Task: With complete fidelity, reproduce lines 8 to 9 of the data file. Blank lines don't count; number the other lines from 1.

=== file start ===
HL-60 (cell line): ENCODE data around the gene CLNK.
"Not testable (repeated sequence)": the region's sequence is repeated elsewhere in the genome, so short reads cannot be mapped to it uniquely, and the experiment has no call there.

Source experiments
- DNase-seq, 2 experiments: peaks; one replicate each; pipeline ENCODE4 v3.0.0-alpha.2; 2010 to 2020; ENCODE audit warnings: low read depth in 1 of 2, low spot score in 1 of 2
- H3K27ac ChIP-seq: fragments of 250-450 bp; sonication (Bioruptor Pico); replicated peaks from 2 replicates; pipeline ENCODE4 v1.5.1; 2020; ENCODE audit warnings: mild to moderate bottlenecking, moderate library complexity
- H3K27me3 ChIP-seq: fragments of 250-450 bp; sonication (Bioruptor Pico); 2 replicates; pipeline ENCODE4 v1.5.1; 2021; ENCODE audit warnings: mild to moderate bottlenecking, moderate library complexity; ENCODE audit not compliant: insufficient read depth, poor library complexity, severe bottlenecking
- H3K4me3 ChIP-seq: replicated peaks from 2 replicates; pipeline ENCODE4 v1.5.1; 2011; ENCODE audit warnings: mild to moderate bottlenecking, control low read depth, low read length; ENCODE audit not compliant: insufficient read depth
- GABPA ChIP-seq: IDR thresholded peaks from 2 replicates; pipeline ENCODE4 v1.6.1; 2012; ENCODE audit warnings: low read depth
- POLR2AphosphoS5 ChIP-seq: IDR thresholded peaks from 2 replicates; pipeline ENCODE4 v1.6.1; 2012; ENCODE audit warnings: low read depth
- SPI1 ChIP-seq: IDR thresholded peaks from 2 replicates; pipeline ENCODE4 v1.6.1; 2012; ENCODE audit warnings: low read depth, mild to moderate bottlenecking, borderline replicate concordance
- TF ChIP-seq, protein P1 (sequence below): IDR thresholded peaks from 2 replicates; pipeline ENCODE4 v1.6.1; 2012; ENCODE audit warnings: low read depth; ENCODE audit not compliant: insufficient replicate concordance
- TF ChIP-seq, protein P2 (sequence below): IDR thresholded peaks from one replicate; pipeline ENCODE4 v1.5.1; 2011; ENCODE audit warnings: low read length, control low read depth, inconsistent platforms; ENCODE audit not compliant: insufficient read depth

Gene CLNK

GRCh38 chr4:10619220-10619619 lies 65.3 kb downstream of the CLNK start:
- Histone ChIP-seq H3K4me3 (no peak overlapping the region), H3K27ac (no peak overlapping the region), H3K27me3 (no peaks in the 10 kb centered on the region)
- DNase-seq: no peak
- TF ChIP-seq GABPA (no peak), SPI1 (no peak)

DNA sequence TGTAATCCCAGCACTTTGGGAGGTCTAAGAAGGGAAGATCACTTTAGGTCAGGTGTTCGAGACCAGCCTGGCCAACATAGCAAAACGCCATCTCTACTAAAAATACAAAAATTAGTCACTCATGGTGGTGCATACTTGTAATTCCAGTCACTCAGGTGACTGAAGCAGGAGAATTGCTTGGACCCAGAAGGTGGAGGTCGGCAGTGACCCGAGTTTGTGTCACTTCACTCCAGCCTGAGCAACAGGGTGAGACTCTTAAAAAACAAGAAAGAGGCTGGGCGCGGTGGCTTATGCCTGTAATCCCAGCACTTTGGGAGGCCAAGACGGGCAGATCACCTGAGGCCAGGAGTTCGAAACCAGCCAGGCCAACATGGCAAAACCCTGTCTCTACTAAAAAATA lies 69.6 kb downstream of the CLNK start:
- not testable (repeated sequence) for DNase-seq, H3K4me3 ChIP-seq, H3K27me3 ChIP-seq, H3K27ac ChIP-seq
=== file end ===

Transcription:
- GABPA ChIP-seq: IDR thresholded peaks from 2 replicates; pipeline ENCODE4 v1.6.1; 2012; ENCODE audit warnings: low read depth
- POLR2AphosphoS5 ChIP-seq: IDR thresholded peaks from 2 replicates; pipeline ENCODE4 v1.6.1; 2012; ENCODE audit warnings: low read depth